While the list of regulatory “sticks” from the states is long and growing longer for idling, Canada has been busy crafting a number of “carrot” programs to reward fleets and owner-operators for turning off their truck engines. Three separate programs address the problem from three different perspectives: onboard idle reduction equipment, truck stops and emissions reduction research.
On August 12, 2003, Canada’s prime minister announced the launch of a new program designed to provide commercial truck fleets and owner-operators with rebates for installing approved idle reduction equipment. “The program is part of a $1 billion package to address the climate change issue,” says Linda Harvey, senior program manager for FleetSmart, a voluntary program administered by Natural Resources Canada to assist fleets in reducing their fuel usage. “Effective today, fleets can receive 19 percent off the unit price of approved heaters, air-conditioning units, and auxiliary power systems designed to replace engine idling. The maximum rebate for an auxiliary power unit is $1,400 and the maximum for heater and air-conditioner systems is $350.
“The program is open only to Canadian fleets, but the equipment may be sourced from outside Canada, she adds. “We have funding for at least two years and we hope it will go beyond that.”
Another project, this one to encourage truck stops to become “Idle-Free Quiet Zones,” is in its second year, according Harvey. “This year, the Idle-Free campaign will run from mid-October to December 19, 2003,” Harvey says. Fifty-three truck stops have already signed up to participate.
“Basically, the stops will display Idle-Free Quiet Zone” banners and share information about reducing idling while drivers will have the opportunity to experience for themselves the benefits of a quiet, idle-free truck stop environment,” she explains. “By the time the pilot program ended last year, more drivers were saying to us, ‘It’s about time somebody did something like this.’”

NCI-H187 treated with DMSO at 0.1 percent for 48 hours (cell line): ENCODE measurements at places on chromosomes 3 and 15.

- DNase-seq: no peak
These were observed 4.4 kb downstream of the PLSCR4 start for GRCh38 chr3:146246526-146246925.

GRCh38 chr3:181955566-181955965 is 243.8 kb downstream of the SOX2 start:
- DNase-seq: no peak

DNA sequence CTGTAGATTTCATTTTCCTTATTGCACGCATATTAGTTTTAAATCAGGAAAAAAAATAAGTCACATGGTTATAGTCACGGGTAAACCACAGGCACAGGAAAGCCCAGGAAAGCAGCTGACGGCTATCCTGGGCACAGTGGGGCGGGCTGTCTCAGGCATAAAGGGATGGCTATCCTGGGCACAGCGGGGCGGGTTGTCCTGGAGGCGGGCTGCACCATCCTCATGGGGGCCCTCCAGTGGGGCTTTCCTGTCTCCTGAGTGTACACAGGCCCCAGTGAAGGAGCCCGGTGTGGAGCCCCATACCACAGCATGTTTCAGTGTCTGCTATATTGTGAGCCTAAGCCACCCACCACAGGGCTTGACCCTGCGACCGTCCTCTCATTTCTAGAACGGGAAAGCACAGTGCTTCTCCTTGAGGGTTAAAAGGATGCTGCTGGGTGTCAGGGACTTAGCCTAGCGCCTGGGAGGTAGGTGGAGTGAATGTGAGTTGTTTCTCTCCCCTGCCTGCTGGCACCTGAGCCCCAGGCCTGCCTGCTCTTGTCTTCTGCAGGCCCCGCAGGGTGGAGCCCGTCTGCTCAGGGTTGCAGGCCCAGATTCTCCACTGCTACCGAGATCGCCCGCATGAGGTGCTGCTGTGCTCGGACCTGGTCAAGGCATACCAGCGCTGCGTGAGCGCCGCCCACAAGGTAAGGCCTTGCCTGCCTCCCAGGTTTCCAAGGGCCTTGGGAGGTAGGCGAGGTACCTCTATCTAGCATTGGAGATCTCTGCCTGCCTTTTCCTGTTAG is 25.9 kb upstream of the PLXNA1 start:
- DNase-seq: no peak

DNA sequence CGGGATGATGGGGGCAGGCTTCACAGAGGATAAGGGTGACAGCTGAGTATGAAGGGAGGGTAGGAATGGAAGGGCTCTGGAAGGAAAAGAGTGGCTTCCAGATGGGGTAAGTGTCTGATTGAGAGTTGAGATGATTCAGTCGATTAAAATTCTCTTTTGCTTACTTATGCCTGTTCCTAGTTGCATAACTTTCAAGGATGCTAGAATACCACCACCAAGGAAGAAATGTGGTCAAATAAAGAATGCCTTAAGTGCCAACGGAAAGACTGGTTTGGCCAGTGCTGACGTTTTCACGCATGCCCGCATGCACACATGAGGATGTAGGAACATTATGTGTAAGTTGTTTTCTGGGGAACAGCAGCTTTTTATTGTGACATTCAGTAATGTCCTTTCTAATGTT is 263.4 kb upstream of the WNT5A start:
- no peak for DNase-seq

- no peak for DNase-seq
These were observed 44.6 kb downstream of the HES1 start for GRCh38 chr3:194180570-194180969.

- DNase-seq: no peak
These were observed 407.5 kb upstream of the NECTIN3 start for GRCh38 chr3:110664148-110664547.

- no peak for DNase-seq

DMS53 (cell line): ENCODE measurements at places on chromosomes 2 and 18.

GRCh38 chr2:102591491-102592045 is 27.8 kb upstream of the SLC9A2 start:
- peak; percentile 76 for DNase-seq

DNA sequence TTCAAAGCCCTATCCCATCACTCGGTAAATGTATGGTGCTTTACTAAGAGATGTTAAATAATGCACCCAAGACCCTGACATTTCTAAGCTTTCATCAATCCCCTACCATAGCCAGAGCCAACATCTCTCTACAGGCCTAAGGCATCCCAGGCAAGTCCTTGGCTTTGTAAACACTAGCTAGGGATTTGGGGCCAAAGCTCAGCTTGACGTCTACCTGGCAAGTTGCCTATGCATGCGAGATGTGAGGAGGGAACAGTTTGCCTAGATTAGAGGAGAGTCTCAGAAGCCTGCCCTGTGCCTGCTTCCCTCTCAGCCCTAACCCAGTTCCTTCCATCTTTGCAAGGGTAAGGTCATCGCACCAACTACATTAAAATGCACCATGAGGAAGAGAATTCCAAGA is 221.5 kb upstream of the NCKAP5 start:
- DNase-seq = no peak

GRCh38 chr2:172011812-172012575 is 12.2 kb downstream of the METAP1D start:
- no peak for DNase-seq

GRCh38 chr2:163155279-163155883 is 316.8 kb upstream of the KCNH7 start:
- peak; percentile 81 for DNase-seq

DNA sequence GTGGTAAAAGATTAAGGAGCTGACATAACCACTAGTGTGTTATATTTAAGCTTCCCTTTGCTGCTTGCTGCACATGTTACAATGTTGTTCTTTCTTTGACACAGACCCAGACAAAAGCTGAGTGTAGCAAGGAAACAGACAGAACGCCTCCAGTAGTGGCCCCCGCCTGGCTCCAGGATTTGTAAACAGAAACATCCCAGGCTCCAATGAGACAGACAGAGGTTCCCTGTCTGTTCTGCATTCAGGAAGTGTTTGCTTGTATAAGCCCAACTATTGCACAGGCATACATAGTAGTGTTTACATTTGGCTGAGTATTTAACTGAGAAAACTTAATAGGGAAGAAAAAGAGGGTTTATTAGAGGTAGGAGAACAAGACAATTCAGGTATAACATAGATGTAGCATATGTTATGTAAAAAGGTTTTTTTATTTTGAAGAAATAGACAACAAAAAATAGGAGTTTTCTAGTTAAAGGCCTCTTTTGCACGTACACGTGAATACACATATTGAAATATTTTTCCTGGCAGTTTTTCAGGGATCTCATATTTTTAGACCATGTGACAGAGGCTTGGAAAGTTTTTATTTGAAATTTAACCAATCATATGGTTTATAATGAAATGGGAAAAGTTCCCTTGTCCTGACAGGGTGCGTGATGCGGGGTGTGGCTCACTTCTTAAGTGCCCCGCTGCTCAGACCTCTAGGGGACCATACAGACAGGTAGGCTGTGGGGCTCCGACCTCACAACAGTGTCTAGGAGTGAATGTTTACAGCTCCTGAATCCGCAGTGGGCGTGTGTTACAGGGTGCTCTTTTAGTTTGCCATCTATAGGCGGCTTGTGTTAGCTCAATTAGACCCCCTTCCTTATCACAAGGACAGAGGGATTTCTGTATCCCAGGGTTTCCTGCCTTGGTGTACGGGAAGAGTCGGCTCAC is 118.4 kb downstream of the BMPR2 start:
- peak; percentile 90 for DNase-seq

Finally, another Transport Canada/Natural Resources Canada program recently put $4.5 million in financing out for tender for project proposals to demonstrate ways in which Canada can reduce greenhouse gas emissions. The five-year program is called the Freight Efficiency and Technology Initiative, notes Harvey, and any company, including commercial truck fleets, is eligible to apply for $250,000 in matching funds under the terms of the project. Details and an application form are available on the FleetSmart website.
According to John Dennehy, vice president of marketing for Espar Heating Systems, the company’s “Greenhouse Gas Reduction through Idle Reduction” proposal was accepted for funding and work will begin this fall. A number of Canadian fleets will be participating with Espar through 2003-2004 to gather data for Transport Canada on the reductions in idle time (and, hence, the reduction in total emissions) achieved by using the company’s Airtronic Bunk Heater and Hydronic 5 Engine Pre-heater, Dennehy notes.
Canada’s take-action approach to reducing idling is good news for fleets, drivers and the environment. “Since Canada Signed the Kyoto Protocol to reduce greenhouse gases, we have seen a number of new emission-reduction programs,” explains Mengo McCall, western regional sales manager for Teleflex Canada, supplier of the ProHeat Gen 4 auxiliary power and climate control system. We are very optimistic about the future.” “We are at the crest of a wave of change concerning engine idling practices,” agrees Dennehy. “The incredible work being done today by government agencies in Canada and the U.S. is helping to create new momentum, to encourage the trucking industry to trade idling for something better, and everyone stands to benefit.”